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Filming on the Fly - Filmed on The Ribble and on The Teviot

December 9th, 2013 by Tom Bell 0 comments

By Tom Bell, Qualified AAPGAI Instructor,

What is the film about?

Tom Bell recently posted Black Rivera video he made about speycasting, which got quite popular and the people who watched it commented that it really reflected how they felt about fishing.

The biggest insight came from a non-angler who said he knew nothing about fly fishing but it made him want to try. As an instructor that’s probably the best thing anyone can say to you. As an actor and film maker, it’s really what I was hoping to get across.

This blog is about Tom's experience whilst training for his instructors license, it is also goes beyond that and into narrative, where the camera is a tool to tell your story. The most important thing is the story. The more honest, truthful and unique, the better. 


OK, so everyone runs out to buy the go pro,  and for good reason, to my mind they are the best thing you can buy for £340 on earth, especially when you look at what was available before. Hang on though, does owning a go pro make you a film maker as much as owning a RED camera makes you Quentin Tarantino? No of course not. It’s how you use them that counts.

I filmed Black River on my own mostly, using a Canon 5D MK2, a static tripod and regular 50mm 1.4 prime lens. I edited it in Final Cut, threw some Magic Bullet grading on there and borrowed some cool music. 

Enter Eoin Fairgrieve. 

Eoin and I filmed the casting shots on the Teviot using his go pro. Eoin was really familiar with that camera and whilst he describes himself as someone in the fishing industry, to me, he would have been just at home on a studio floor.

Yes, you can strap the go pro onto a rod and make the triple snake oozlum wongo cast and you can float it down Niagra Falls as they were designed for extreme sports, for viewers to experience the experience.

To make a film about speycasting is to ask yourself why you speycast. Now we don’t have to rush out and buy Jean Paul Satre books to answer that question but googling the name is a start.

Why I fish!

I fish because I always have. I started when I was a boy. That’s about as much as I know. A good place to start thinking about your story is to start thinking like the boy. Immediately you are dealing with truth, the personality and the human element of a ‘casting video’ not the showy aspects of a triple double whammy spey.

The Film

Have a clear vision of what you want to say, then pick up the tool that will help you tell it. So, the 5D was perfect for the ‘Steelhead Dreams’ feel, the crunching ice and shallow depth of field. The go pro is the cheapest lens on earth you can throw under water. It’s got an amazing wide field of view and deep depth of view, perfect for capturing fly casting that is in focus.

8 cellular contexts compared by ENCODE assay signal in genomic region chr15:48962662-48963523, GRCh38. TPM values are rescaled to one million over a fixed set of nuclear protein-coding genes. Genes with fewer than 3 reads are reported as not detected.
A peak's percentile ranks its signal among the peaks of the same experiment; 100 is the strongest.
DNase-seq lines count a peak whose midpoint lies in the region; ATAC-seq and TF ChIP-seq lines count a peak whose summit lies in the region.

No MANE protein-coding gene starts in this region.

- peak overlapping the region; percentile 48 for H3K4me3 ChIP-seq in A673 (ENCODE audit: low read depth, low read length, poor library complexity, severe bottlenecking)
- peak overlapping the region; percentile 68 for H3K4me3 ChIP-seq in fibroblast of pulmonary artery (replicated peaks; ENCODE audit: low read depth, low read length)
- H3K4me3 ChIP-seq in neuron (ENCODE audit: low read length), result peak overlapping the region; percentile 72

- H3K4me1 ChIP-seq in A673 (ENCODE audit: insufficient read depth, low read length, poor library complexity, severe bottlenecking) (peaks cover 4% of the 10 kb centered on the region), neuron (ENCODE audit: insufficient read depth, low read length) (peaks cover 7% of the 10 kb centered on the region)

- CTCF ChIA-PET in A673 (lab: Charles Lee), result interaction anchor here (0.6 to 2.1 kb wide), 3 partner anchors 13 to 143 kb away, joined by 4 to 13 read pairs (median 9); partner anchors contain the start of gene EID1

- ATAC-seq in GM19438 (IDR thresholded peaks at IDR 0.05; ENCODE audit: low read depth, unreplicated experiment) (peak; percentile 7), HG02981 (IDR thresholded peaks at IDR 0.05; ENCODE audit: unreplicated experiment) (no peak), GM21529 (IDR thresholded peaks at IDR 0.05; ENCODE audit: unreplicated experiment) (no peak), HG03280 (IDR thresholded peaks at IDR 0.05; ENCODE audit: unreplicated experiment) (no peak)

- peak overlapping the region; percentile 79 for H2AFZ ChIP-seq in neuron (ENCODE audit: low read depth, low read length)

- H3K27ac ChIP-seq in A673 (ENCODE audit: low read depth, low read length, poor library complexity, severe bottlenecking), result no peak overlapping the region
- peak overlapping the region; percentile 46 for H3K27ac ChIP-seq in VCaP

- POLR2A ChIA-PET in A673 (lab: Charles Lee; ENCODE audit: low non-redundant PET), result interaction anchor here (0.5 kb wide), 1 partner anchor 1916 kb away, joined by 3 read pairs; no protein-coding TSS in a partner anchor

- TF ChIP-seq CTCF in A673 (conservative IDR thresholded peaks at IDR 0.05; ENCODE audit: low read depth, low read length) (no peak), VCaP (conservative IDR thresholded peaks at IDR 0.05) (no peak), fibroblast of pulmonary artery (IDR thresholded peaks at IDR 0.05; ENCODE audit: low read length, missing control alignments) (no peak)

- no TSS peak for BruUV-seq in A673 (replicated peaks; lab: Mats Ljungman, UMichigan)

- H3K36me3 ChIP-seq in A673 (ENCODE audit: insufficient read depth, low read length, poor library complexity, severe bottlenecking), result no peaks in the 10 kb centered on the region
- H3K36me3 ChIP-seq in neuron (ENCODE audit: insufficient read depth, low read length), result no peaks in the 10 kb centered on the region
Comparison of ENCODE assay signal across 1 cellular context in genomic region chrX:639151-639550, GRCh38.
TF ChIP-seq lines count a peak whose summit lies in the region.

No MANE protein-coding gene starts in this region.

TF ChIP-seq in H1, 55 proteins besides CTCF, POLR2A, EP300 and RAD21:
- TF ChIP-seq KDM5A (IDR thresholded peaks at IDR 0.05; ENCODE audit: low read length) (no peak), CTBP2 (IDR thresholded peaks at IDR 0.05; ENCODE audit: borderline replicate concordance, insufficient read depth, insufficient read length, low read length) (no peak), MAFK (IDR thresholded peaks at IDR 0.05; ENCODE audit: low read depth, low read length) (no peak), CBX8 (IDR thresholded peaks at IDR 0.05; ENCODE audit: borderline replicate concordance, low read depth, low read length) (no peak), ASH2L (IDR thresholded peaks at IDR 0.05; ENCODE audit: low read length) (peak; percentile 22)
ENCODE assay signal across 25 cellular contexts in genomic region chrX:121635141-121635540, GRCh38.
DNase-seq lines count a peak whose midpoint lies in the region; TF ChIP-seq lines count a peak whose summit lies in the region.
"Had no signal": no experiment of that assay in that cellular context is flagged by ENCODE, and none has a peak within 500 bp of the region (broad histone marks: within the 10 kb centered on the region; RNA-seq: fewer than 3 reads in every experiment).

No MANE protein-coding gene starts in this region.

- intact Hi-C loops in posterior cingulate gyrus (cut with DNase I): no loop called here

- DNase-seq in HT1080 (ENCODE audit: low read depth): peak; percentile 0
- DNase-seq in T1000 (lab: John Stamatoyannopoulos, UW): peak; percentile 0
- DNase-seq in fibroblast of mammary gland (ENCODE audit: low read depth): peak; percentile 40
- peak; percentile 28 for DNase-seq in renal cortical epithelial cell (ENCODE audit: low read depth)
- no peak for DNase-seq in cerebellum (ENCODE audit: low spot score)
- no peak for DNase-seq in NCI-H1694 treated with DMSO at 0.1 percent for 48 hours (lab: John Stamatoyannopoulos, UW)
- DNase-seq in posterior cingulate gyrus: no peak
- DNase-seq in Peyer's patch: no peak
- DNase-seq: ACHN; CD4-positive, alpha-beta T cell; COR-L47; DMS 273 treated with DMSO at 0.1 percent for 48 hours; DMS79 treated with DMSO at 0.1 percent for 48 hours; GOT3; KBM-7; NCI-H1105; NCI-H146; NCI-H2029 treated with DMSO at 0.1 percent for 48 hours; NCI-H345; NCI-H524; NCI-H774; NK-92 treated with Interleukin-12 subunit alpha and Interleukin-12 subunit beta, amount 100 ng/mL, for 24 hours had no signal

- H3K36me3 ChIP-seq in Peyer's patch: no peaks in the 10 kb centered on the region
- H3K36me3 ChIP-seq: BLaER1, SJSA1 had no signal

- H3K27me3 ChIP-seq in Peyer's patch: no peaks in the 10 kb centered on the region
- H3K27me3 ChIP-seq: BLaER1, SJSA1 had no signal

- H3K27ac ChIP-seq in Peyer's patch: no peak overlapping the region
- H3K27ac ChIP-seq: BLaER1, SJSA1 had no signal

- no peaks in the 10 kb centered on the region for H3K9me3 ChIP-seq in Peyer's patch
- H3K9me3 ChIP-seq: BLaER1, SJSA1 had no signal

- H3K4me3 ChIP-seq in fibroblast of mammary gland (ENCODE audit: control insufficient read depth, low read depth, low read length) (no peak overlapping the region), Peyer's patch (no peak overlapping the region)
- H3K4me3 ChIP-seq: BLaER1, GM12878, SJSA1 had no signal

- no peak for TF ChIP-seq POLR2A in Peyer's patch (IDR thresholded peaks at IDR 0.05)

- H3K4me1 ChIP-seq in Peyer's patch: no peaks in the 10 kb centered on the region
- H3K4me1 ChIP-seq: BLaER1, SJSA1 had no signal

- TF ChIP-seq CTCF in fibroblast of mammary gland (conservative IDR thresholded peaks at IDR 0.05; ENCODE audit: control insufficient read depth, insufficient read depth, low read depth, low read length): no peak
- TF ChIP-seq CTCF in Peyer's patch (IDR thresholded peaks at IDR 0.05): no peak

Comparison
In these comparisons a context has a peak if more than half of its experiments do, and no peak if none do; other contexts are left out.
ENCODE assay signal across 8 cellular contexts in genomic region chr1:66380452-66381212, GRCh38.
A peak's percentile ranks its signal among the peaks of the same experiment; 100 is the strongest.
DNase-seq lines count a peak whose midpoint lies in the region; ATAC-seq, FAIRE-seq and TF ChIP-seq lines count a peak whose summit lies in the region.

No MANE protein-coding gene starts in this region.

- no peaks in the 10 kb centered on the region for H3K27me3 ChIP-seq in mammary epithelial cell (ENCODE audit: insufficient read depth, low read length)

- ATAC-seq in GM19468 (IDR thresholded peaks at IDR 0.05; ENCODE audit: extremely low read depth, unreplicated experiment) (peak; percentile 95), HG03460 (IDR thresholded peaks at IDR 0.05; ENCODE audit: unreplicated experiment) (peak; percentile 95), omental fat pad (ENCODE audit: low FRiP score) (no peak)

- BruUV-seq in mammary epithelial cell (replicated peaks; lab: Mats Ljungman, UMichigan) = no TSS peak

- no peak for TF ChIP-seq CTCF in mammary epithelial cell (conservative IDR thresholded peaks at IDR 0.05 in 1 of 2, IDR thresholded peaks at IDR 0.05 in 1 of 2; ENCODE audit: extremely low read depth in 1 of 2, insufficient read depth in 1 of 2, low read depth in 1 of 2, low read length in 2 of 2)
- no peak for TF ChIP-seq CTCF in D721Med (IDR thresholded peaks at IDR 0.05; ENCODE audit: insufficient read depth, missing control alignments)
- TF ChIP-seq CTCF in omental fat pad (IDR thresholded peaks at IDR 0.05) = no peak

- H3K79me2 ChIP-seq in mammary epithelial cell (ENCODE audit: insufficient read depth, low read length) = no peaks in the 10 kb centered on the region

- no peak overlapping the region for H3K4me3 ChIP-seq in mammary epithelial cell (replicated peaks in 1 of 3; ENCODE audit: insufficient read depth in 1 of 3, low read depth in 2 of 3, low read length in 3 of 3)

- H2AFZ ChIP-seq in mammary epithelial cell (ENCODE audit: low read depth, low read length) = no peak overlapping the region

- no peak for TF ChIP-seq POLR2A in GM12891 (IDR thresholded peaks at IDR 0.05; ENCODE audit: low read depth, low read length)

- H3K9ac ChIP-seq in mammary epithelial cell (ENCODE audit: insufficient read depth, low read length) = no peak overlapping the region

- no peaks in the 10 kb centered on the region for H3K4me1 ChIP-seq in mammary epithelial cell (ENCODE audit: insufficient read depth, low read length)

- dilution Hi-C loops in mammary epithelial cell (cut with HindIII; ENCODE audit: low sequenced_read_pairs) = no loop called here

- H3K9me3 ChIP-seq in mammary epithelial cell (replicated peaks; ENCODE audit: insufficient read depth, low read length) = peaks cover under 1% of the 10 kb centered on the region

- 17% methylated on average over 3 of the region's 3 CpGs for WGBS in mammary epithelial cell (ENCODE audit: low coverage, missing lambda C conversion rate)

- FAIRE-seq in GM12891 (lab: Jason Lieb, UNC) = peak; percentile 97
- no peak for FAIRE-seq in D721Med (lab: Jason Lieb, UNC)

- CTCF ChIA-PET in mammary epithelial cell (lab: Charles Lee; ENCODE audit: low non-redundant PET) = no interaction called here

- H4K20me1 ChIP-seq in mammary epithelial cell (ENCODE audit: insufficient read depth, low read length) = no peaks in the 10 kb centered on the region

Now you can throw in your fancy casting. The music dictated the pace of the video which is why it’s mostly in slow motion. One point about music, aside from the copyright issues, is it’s almost more important than the film. Get the soundtrack wrong and it can be nauseating. What you personally listen to at home, 9 times out of 10, is not what will work on a film.

Essentially it’s about thinking like an individual. I was asked to produce a film for a tackle shop and when I visited the shop I noticed a fly tying bench slap bang in the heart of the shop. There were books strewn over the bench, materials, hooks, everything you need to create flies.

On that bench was the story, laid out for me. All I had to do as the film maker was piece together the events leading up to that bench looking like that. I saw the person in my mind, locked into a task, focused intently on what they were doing, unaware of the world around them. Isn’t that why we fly fish? To become unaware of one world and highly aware of another?

So, I have built my narrative around that inspiration and I start filming in January. All I need now is the right tool. I encourage all of you new go pro owners to take a pause, think about what makes you think, think about who you are and think about where you want to be. Read one chapter of Satre and now press record.

For details of my speycasting instruction services, more fishing images and the Black River film visit

He runs a salmon fishing course on the River Shin in April. The course is run by AAPGAI instructors and the accommodation is within the Estate property. The cottage sleeps 13 anglers although we are only offering 6 rods. The package includes first class catering. Please get in touch via for more information.

View the video here.

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